It is no secret that the best conversations at larger events happen in the margins. Smaller conversations among more intimate groups naturally tend to be more interesting, more educational and more valuable than huge lectures. That’s not to say that the big sessions are bad; it is just a function of the way events like that run. This past weekend at FTU outside DC was no exception to that rule (even though I do think my presentation was pretty good). I had a great time talking with old friends in the halls and at the bar and also in meeting new friends throughout the weekend. There were three specific women I met, however, who completely blew my mind.
I was sitting in the lobby bar around 7:30 on Saturday evening, chatting with a couple guys when the three women sat down at the other end of the couch area we were in. One was holding a sign from the event they had been at earlier in the afternoon. It turns out that they were in town celebrating their 55th high school reunion and the sign was a photo of one of them from that year. Upon realizing this I insisted that she let me take a photo of her with the older photo; she obliged. And then we got to chatting. They figured out that we were talking about miles and travel and such and they were curious about the details. I’m never one to shy away from the opportunity to tell a story so we started chatting.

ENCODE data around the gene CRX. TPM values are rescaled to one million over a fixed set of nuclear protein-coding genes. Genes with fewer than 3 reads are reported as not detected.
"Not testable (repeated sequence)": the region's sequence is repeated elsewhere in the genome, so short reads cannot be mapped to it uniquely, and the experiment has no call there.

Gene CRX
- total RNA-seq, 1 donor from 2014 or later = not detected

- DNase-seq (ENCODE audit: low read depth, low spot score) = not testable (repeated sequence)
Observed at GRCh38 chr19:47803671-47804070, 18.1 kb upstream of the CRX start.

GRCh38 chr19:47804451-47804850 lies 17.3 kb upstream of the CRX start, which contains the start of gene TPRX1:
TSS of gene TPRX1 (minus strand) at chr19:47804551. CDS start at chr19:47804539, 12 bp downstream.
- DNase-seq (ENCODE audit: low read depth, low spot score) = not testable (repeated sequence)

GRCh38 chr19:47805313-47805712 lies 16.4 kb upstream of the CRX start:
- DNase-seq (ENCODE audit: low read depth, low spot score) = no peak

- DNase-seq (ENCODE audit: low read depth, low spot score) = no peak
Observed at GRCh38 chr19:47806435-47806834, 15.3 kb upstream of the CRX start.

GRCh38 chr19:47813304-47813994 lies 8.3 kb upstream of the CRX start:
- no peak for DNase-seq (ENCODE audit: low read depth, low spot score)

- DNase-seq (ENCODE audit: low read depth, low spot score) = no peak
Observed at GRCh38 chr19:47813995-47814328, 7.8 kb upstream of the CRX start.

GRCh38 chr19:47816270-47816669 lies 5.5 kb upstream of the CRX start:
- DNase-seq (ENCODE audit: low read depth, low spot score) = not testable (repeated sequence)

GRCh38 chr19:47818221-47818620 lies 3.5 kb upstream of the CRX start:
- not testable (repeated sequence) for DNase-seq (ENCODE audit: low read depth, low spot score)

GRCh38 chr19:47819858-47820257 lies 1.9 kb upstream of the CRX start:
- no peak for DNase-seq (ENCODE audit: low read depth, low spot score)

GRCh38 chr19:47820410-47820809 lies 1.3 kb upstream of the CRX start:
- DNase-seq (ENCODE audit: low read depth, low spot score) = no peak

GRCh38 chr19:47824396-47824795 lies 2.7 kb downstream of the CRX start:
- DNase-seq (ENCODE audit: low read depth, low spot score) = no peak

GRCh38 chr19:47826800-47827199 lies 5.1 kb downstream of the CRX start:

Explaining to someone the crazy which is mileage running, credit card churning and flying to Perth just for dinner is often an awkward situation. Most folks either don’t get it or just don’t want to. And that’s fine, but it does mean that story-time can be a bit awkward. Fortunately, being that awkward guy rarely stops me. I had only barely begun to start explaining when one of the three piped up that she was a 3MMer with American, mostly from commuting to Argentina and back for many years. Another shared that she had been a flight attendant for Pan Am at one point and still travels a ton, though she was also frustrated by challenges in redeeming her SkyMiles. The third was sitting on a pile of US Airways points and was worried about the merger and what that might mean.
It turns out they were mileage junkies, just like us.
Hearing them talk about their CC habits – Chase Sapphire Preferred for travel/dining charges and AmEx Platinum for the lounge access – was awesome. They were certainly not the most advanced users in the room, but they were also far from beginners. I invited them to join us in the morning for the Sunday sessions and one actually did. She was engaged, asking questions and truly interested in learning more about this crazy hobby we all share.
So next time someone suggests that there is a specific stereotype which makes up the frequent flyer community I’d suggest opening your eyes a bit wider. Turns out that just about anyone can be in on the game and have a lot of fun doing it. These three certainly were.
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